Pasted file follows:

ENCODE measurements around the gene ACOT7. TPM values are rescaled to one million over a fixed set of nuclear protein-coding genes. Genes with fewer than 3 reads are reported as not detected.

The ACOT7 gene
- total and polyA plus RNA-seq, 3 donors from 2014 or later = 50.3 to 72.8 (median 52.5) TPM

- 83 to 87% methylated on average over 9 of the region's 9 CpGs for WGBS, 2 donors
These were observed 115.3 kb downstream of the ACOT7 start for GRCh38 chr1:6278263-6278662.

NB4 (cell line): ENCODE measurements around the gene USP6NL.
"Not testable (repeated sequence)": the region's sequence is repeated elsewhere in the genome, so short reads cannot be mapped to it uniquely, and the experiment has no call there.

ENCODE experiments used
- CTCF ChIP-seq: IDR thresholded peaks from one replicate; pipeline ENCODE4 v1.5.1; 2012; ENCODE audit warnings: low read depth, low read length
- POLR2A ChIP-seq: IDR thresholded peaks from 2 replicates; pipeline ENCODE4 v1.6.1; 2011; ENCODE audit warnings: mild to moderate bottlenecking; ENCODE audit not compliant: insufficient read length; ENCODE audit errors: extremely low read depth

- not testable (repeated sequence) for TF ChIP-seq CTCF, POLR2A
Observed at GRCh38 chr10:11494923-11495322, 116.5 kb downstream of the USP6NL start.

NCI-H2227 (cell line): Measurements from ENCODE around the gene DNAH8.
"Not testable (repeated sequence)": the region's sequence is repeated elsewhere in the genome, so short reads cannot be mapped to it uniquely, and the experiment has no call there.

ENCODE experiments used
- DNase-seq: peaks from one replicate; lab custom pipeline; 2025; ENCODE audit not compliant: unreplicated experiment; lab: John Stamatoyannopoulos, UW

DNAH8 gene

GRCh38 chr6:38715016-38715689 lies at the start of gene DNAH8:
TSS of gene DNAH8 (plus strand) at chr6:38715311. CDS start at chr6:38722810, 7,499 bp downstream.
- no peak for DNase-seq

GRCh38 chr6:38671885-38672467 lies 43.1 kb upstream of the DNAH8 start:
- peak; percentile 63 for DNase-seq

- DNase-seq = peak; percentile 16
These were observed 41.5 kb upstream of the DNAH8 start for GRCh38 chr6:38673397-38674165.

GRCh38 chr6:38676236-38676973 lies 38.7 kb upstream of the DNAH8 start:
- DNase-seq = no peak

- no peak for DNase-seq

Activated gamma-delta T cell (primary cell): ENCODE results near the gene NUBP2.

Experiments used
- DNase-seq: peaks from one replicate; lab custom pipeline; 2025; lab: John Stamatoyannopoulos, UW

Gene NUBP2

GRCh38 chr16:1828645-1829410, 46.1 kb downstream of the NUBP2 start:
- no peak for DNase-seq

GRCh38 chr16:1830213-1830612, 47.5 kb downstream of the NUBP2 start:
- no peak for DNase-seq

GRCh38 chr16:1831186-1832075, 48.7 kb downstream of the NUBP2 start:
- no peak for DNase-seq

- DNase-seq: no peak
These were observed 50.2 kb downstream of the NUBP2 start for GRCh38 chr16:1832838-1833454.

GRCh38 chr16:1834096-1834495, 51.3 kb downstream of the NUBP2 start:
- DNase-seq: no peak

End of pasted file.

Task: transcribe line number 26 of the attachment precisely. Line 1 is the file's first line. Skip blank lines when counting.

- DNase-seq = no peak